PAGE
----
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NOA: We can become a global strategic hub for service delivery

The National Outsourcing Association calls on government to 'stop fixating' on the manufacturing industry and recognise that we are living in the services economy

The National Outsourcing Association (NOA) has called on the government to help make the UK a ‘global strategic hub for service delivery’ by 2020.

The NOA said that with the government’s backing, the UK could enjoy sizeable economic growth and a boost in national productivity by becoming an outsourcing heavyweight.

The not-for profit organisation, which represents outsourcing professionals and champions the global outsourcing industry, spelt out a five key areas that required immediate government action and urged David Cameron to take note.

“The UK government needs to drop its fixation with the manufacturing industry and recognise that we are living in the services economy,” said Kerry Hallard, CEO of the NOA. “We have a very real opportunity to become the global leader in this space and enjoy all the growth opportunities that come with it, but I fear we are losing ground to the very nations we outsource to: India, China and Poland being prime examples.”

The NOA said that the areas that required immediate focus included improved skills development at both national curriculum and higher education levels; less restrictive immigration policies; improved travel and telecommunications infrastructures; and vocal government support for the industry.

According to the Business Services Association, the UK possesses the second largest outsourcing market in the world, employing over three million individuals. The NOA also pointed that Her Majesty’s government just happens to outsource public services more than any other government on the planet – spending £120 billion per year. Despite this, the report says that government has neglected to give outsourcing the attention it deserves as a viable cash cow for the nation.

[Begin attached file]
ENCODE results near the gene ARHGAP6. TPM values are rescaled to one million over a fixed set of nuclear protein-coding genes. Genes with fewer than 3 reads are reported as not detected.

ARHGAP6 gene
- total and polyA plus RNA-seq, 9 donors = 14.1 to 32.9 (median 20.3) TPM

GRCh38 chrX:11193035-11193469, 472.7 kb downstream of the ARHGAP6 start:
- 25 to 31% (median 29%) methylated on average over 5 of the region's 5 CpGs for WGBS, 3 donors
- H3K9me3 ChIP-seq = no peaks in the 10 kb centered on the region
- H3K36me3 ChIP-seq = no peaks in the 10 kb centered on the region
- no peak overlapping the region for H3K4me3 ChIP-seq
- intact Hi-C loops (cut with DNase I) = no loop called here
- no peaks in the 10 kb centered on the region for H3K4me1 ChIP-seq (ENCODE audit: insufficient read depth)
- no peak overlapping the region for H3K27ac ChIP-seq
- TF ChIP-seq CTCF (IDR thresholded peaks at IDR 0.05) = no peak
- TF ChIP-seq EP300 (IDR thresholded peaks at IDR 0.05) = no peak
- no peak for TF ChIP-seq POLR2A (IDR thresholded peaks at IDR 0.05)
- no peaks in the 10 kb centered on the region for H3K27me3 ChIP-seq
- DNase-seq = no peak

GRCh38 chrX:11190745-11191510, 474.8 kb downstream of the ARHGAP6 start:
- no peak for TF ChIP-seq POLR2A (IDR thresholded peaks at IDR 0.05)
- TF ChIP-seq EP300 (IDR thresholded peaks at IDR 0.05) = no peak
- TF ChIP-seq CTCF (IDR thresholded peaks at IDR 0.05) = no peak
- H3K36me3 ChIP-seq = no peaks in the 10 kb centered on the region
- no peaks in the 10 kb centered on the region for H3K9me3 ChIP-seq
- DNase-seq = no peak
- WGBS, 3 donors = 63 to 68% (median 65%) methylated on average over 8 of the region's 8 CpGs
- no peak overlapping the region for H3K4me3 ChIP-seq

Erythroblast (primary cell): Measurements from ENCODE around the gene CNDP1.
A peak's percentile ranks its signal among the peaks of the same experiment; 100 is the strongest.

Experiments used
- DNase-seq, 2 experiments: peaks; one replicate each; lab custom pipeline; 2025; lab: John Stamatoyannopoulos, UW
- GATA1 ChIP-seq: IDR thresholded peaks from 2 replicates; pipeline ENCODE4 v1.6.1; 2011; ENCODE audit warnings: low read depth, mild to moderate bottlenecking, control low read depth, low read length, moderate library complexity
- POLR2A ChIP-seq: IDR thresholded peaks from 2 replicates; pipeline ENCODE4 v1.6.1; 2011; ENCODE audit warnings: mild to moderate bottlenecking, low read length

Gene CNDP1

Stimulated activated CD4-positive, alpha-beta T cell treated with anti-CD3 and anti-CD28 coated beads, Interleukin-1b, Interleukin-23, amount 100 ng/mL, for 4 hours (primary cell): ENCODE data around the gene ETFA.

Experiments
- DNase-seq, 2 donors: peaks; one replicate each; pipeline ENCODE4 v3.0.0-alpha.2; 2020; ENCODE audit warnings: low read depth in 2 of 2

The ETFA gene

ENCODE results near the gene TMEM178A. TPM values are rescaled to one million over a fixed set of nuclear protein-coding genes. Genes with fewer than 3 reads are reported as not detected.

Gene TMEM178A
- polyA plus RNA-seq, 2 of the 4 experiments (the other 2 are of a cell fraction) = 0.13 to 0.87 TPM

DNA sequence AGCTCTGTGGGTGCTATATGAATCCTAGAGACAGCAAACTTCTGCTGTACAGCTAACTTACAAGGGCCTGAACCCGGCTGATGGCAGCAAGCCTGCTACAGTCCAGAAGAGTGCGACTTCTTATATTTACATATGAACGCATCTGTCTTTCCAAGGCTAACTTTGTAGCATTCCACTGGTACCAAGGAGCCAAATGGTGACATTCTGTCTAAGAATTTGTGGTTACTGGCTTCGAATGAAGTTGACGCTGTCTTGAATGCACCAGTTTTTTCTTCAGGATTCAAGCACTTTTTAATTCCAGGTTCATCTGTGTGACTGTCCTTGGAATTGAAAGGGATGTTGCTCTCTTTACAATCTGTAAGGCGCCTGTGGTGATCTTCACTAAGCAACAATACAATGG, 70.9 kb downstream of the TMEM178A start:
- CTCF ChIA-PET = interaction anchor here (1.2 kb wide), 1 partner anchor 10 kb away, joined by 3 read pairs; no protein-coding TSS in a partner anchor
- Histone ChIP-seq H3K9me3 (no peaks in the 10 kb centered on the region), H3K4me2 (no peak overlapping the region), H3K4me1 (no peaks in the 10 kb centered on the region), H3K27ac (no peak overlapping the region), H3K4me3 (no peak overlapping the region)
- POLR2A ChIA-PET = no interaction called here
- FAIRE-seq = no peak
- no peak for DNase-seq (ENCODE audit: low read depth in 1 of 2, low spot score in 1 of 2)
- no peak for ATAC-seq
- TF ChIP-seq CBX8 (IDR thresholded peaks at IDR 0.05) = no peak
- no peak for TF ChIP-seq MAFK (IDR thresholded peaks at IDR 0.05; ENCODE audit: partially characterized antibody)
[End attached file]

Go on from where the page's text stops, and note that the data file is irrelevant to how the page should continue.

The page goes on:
Hallard said that the pace of technological change was reshaping the industry.

“Robotic automation will replace the most basic transactional roles and the new battlegrounds will be digital excellence, process design, customer-centricity and strategic leadership - areas the UK already excels in,” she said.

“As a nation we are really good at delivering value-add services. The UK is now running a services trade surplus of 5%, with outsourcing making a significant contribution to UK GDP. But we need to keep improving - we need to let the world know we are committed to this industry and proud of our leadership role within it.”

The report comes at the same time as India’s largest IT services firm, Tata Consultancy Services, announced that it has partnered with the British Council to offer 1,000 UK graduate apprenticeships in its Innovation Labs and software development centres.

"As a technology partner to many large British businesses, we see their desire to exploit new and exciting opportunities presented by digital technologies,” said the CEO and MD of TCS, Natarajan Chandrasekaran. “However, all too often, our customers are unable to do this quickly as the UK talent pool needs knowledge and training in these new technologies"

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